Inhibiting Growth of Flowering Crops with Ancymidol and Paclobutrazol in Subirrigation Water

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  • 1 Department of Environmental Horticulture, University of Florida, Gainesville, FL 32611-0670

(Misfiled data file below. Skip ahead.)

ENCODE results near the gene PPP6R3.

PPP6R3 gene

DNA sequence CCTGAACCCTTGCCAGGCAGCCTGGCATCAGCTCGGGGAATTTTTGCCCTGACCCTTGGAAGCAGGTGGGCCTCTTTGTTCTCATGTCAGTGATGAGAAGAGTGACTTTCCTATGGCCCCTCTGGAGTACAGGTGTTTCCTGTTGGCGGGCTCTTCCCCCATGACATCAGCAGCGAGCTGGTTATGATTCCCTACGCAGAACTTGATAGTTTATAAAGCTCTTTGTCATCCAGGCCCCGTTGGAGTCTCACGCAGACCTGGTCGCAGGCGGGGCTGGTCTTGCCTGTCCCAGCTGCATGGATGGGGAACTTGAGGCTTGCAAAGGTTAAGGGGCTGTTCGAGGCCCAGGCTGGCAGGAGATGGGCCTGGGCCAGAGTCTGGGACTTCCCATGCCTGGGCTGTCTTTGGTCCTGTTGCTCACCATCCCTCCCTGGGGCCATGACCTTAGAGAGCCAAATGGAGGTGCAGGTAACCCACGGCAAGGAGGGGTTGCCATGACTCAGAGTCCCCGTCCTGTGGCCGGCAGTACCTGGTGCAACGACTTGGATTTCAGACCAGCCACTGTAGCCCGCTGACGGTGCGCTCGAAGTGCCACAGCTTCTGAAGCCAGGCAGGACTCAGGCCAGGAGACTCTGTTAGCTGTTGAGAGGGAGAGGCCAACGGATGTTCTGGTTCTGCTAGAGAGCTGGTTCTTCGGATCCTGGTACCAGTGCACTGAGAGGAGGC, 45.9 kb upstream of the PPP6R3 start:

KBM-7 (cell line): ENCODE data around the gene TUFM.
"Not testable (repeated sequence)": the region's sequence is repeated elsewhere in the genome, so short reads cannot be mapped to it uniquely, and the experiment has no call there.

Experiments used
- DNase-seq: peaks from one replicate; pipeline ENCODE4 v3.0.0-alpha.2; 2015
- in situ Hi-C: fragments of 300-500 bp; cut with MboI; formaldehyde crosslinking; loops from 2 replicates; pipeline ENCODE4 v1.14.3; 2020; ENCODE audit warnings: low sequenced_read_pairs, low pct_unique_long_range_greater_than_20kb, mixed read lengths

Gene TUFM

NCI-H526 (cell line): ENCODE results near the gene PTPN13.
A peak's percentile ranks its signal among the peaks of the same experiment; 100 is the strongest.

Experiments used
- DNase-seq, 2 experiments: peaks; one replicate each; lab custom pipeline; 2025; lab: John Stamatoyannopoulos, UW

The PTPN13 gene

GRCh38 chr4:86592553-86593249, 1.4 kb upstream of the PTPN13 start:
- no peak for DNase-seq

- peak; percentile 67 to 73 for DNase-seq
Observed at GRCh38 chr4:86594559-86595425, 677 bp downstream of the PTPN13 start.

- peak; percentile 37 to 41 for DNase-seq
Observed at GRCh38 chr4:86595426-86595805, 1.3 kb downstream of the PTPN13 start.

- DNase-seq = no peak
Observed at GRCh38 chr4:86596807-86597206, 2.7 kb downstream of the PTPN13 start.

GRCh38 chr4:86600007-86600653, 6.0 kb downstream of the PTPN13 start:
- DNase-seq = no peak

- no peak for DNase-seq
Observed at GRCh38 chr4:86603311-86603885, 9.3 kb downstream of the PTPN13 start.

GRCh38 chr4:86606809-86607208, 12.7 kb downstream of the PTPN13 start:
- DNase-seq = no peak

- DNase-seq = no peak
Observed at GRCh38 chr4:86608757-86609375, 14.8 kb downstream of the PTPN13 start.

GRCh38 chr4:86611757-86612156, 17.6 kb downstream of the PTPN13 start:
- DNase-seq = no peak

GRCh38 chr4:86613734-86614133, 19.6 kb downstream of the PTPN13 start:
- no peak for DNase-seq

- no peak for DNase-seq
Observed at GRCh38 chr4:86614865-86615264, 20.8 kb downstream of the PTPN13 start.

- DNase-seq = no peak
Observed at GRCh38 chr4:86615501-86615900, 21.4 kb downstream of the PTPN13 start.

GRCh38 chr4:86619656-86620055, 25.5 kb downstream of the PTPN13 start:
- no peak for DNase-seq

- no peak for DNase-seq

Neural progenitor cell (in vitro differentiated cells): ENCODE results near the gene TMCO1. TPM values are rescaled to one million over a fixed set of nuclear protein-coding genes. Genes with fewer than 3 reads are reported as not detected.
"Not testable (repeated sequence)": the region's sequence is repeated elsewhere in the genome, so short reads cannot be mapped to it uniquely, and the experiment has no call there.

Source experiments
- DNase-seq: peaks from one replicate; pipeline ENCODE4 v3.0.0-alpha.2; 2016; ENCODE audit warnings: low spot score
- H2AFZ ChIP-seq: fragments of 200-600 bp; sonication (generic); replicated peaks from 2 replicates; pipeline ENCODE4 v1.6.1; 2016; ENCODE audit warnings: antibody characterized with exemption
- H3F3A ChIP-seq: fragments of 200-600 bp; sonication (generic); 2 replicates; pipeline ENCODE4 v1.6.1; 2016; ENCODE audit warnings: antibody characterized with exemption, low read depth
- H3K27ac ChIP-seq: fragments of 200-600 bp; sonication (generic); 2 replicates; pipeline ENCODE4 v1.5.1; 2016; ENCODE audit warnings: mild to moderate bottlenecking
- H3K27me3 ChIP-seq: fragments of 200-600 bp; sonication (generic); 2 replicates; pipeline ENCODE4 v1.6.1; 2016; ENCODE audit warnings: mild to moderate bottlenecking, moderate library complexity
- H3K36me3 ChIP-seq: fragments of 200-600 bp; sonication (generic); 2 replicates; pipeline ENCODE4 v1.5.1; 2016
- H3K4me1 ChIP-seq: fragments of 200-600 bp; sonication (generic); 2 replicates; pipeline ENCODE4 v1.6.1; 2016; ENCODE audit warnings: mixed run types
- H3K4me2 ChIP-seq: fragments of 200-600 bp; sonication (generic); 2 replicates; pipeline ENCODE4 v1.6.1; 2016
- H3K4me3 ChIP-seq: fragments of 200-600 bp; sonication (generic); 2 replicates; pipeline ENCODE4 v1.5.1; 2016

Contamination of recirculated subirrigation water with growth retardants poses a potential problem for growers. Eight concentrations of ancymidol or paclobutrazol ranging from 0 to 100 μg·L-1 (0 to 1000 μg·L-1 for petunia) were supplied constantly in subirrigation water to potted plants to identify critical levels at which plant growth is affected. Concentrations of ancymidol resulting in 20% reduction in plant size relative to untreated controls were 3, 10, 98, 80, and 58 μg·L-1 for Begonia ×semperflorens-cultorum Hort. `Gin', chrysanthemum (Dendranthema ×grandiflora Kitam.) `Nob Hill', Impatiens walleriana Hook f. `Super Elfin Coral', Petunia ×hybrida Hort. Vilm.-Andr. `Madness Pink', and Salvia splendens Sell ex Roem. & Schult. `Red Hot Sally', respectively. Respective values for paclobutrazol were 5, 24, 17, 390, and >100 μg·L-1. The results provide useful information for managing potential growth retardant contamination problems or for applying growth retardants in subirrigation water. Chemical names used: α-cyclopropyl-α-(4-methoxyphenyl)-5-pyrimidinemethanol (ancymidol); (±)-(R*,R*)-β-[(4-chlorophenyl)methyl]-α-(1,1-dimethyl)-1H-1,2,4-triazole-1-ethanol (paclobutrazol).

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